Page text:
JEDDAH: With children immersed in the technology of today, ensuring their safety is a hot topic. Many parents have found unique ways to keep a watchful eye on their children’s online activity.
A recent study by cybersecurity company Kaspersky found that 23 percent of parents in Saudi Arabia are unaware of the online media their children consume. Parents in this day and age have to constantly educate themselves to understand what their children are up to and the trends they follow.
According to the survey, 76 percent of children consume vlog content. Of this amount, 71 percent watch content on games and toys, 41 percent watch computer gaming vlogs, 39 percent watch movie content and 37 percent view music-related material.
The issue has caused family conflict across the Kingdom, with 60 percent of parents complaining that their children spend too much time on the internet, and 50 percent saying they do nothing useful online.
Andrey Sdenko, lead web content analyst at Kaspersky, said: “Being digitally educated and involved in social media activities is a must do for a parent nowadays, as the lack of knowledge in this field can trigger some conflicts in the family.”
He added: “In order to understand your child, to be able to communicate with them and discuss certain modern trends of an evolving world, you have to read more and be present on the internet.”
Rafa Saeedi, a working mother of three, cautioned against monitoring children too closely. “You cannot be a hawk all the time; sometimes my kids would lock themselves in their rooms and watch YouTube where I don’t have access to them. Sometimes the same channel that has children’s cartoons will also upload material that is inappropriate even for adults. When this happens, I have to report them constantly,” she said.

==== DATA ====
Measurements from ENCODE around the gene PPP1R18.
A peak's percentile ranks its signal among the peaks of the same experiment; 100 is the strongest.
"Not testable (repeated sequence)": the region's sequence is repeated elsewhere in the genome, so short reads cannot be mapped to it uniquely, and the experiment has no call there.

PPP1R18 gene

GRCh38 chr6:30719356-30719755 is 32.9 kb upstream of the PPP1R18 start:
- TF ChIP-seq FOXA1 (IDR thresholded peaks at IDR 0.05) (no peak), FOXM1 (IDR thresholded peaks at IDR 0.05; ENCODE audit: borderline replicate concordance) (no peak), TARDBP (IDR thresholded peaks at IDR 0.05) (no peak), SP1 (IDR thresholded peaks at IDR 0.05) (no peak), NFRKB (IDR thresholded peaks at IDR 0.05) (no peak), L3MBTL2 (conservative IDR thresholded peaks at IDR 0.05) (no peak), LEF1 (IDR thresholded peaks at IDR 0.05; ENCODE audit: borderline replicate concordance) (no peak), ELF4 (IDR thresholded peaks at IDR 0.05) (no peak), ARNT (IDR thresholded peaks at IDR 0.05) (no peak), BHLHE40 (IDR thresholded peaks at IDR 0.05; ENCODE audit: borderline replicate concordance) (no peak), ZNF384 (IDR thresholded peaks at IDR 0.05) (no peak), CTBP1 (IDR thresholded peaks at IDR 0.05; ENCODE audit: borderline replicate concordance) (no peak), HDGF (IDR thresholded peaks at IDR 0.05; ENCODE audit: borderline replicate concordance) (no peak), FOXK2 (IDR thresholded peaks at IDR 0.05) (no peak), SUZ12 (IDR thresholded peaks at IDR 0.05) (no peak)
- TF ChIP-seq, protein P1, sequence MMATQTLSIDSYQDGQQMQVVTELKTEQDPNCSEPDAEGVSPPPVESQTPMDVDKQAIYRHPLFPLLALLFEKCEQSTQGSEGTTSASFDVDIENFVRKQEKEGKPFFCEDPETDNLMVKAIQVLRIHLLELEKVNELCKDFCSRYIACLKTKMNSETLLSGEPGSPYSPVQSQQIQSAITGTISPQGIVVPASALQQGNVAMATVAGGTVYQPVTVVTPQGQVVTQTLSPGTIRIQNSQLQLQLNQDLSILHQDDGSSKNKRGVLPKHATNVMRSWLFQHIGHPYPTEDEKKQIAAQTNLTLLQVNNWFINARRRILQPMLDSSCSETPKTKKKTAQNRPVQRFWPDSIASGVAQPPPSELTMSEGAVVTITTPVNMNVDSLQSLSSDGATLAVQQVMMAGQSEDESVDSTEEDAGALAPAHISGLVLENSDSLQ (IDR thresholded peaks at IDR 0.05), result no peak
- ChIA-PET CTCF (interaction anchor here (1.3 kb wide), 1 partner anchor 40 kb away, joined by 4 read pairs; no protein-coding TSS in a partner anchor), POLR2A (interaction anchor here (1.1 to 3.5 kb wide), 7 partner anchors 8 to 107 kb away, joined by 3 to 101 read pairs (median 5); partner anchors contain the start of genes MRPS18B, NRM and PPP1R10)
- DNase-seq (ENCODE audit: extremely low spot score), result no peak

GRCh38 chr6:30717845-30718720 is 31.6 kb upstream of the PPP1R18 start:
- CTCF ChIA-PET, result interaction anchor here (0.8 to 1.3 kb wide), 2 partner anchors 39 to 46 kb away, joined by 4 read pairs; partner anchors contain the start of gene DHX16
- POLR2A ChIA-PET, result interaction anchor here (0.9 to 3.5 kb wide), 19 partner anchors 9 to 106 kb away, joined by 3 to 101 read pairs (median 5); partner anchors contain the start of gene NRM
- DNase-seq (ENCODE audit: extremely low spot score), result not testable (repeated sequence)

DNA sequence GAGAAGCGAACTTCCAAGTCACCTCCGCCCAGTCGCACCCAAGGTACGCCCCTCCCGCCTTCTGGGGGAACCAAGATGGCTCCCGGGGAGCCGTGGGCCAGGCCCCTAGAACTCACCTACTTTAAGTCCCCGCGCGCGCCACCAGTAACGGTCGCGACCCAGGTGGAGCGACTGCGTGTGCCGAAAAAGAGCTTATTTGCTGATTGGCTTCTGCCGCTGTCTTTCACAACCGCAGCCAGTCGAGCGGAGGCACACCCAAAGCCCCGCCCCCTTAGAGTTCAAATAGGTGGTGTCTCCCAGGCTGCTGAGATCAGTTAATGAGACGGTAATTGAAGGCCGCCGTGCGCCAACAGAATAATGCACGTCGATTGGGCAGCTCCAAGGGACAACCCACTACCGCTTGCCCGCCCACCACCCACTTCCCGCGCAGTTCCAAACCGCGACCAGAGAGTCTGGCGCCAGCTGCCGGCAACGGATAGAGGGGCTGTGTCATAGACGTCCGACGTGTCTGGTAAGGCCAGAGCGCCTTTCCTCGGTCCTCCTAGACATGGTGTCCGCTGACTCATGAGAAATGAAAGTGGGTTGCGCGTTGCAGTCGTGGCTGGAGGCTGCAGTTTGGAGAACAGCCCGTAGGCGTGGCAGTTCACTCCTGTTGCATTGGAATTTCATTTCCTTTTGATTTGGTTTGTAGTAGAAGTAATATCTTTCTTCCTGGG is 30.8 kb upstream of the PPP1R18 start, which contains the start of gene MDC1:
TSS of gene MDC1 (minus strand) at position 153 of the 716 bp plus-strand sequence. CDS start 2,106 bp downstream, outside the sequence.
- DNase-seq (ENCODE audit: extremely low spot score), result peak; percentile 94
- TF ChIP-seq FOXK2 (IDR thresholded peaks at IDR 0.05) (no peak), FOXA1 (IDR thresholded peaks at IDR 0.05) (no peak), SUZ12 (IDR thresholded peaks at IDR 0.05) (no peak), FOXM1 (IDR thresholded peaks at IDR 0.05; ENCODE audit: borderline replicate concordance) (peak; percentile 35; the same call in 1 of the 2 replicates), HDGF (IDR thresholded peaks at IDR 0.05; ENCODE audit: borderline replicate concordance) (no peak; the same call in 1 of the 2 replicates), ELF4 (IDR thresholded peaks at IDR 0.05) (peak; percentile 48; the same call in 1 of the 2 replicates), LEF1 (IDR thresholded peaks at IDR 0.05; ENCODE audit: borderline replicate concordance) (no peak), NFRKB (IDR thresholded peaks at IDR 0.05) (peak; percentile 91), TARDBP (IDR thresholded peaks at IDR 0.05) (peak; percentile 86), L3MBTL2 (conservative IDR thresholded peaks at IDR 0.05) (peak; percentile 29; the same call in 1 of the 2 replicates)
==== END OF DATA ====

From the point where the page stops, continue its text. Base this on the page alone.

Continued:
She added that she found different means of monitoring her children, such as using the same iCloud account where she can view their search history.
Parents cannot ignore the stark reality that the internet and devices are an important aspect of everyone’s lives these days, children included.
All the mothers that Arab News interviewed agreed on the same point — keeping a constant eye on children is not possible and may damage relationships.
Amal Turkistani, a mother of five, said she tries her best to oversee content, but not in an overbearing manner. She urged vigilance, but said: “These kids are bestowed upon us like a gift; we must preserve them. They shouldn’t know that you are monitoring them because it can affect them.”
Siwar Bandar, a mother of two daughters, said that she definitely monitors her kids.
“A big part of social media evolution over the decade has meant that parents have to be aware of what children are consuming. The question for me isn’t whether they will be exposed to social media or not; the question is how do I raise digitally responsible individuals,” she said. “We had a conversation about how long they want to spend on the internet and what programs they were allowed to watch. I would rather give them a phone when they are older and they shouldn’t be used in the bedroom and in public spaces,” she added.
Turkistani said she set up her son’s gaming area in the living room instead of his bedroom so he can be in an open space where she can watch him without imposing on his private space.
“I don’t recommend leaving children in early development unattended, because they are not aware of what is out there on the internet,” she said.
Some mothers suggested using parental controls on apps to filter and block inappropriate content and set time limits on how long children can stay online.
Rafa Saeedi said she lets her kids watch silly things as long as it is not doing them any harm
“Parents have to keep up with their kids, and be involved with what the kids consume,” she said.
“I am trying my best to be a good mother, but you can not be perfect. Sometimes you are annoying to the children and that is just part of being a mother,” she added.